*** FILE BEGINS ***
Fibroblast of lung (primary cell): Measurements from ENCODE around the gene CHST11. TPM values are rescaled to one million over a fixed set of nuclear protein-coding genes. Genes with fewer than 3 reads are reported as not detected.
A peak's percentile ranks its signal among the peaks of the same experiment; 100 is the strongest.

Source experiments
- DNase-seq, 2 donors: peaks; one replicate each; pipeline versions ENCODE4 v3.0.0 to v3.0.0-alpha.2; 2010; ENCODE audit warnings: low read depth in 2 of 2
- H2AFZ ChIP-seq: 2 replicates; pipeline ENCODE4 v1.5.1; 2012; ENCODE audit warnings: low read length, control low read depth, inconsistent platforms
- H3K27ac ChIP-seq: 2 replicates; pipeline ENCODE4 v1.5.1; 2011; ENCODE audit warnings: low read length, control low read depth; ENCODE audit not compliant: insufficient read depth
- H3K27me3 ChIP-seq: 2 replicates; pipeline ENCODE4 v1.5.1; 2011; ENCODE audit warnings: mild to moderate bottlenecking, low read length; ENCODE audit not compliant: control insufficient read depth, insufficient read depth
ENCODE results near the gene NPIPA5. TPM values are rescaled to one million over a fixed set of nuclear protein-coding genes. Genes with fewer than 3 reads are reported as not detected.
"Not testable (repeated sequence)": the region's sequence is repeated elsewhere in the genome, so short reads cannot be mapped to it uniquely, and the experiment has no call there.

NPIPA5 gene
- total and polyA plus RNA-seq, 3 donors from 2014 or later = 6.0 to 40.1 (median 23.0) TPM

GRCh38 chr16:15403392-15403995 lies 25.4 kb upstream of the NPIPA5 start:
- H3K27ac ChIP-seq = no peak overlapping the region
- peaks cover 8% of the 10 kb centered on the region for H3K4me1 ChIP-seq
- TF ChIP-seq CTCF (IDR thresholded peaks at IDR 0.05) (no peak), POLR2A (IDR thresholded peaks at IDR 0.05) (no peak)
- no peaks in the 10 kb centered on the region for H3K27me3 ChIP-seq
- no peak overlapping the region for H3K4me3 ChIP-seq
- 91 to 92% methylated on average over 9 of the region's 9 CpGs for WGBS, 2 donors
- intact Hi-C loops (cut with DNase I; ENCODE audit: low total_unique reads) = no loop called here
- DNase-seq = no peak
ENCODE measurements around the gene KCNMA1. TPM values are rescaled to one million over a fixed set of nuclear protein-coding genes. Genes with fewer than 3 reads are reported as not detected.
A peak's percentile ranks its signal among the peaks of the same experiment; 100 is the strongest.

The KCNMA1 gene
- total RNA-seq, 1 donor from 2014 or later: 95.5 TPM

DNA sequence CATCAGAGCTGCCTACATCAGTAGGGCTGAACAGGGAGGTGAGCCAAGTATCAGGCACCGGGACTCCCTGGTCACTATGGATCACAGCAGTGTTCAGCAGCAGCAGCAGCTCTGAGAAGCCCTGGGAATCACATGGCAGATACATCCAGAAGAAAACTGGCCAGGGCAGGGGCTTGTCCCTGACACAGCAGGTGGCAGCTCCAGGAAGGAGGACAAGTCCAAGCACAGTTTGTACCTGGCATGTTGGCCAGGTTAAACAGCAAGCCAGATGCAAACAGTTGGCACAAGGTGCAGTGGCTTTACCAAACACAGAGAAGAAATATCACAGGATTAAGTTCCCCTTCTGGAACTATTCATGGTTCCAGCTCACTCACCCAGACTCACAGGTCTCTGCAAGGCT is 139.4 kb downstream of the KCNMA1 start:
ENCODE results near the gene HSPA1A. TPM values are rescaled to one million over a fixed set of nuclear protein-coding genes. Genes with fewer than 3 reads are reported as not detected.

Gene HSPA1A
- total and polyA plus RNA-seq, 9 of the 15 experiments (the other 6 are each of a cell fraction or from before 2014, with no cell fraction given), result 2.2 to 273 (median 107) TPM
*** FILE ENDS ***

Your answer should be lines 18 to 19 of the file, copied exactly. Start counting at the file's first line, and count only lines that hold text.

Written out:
- 91 to 92% methylated on average over 9 of the region's 9 CpGs for WGBS, 2 donors
- intact Hi-C loops (cut with DNase I; ENCODE audit: low total_unique reads) = no loop called here